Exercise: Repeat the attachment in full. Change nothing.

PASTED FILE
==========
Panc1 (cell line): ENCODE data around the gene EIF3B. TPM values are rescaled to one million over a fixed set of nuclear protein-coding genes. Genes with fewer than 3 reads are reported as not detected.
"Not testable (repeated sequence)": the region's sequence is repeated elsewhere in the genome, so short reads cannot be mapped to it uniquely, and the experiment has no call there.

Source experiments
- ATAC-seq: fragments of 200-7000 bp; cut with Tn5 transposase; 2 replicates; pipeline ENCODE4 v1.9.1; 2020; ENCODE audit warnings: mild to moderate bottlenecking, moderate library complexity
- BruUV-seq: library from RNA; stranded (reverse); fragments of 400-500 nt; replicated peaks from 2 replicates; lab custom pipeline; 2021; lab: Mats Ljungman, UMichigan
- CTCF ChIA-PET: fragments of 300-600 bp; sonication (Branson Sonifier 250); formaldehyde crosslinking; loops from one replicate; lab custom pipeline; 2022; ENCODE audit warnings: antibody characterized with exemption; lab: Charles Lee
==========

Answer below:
Panc1 (cell line): ENCODE data around the gene EIF3B. TPM values are rescaled to one million over a fixed set of nuclear protein-coding genes. Genes with fewer than 3 reads are reported as not detected.
"Not testable (repeated sequence)": the region's sequence is repeated elsewhere in the genome, so short reads cannot be mapped to it uniquely, and the experiment has no call there.

Source experiments
- ATAC-seq: fragments of 200-7000 bp; cut with Tn5 transposase; 2 replicates; pipeline ENCODE4 v1.9.1; 2020; ENCODE audit warnings: mild to moderate bottlenecking, moderate library complexity
- BruUV-seq: library from RNA; stranded (reverse); fragments of 400-500 nt; replicated peaks from 2 replicates; lab custom pipeline; 2021; lab: Mats Ljungman, UMichigan
- CTCF ChIA-PET: fragments of 300-600 bp; sonication (Branson Sonifier 250); formaldehyde crosslinking; loops from one replicate; lab custom pipeline; 2022; ENCODE audit warnings: antibody characterized with exemption; lab: Charles Lee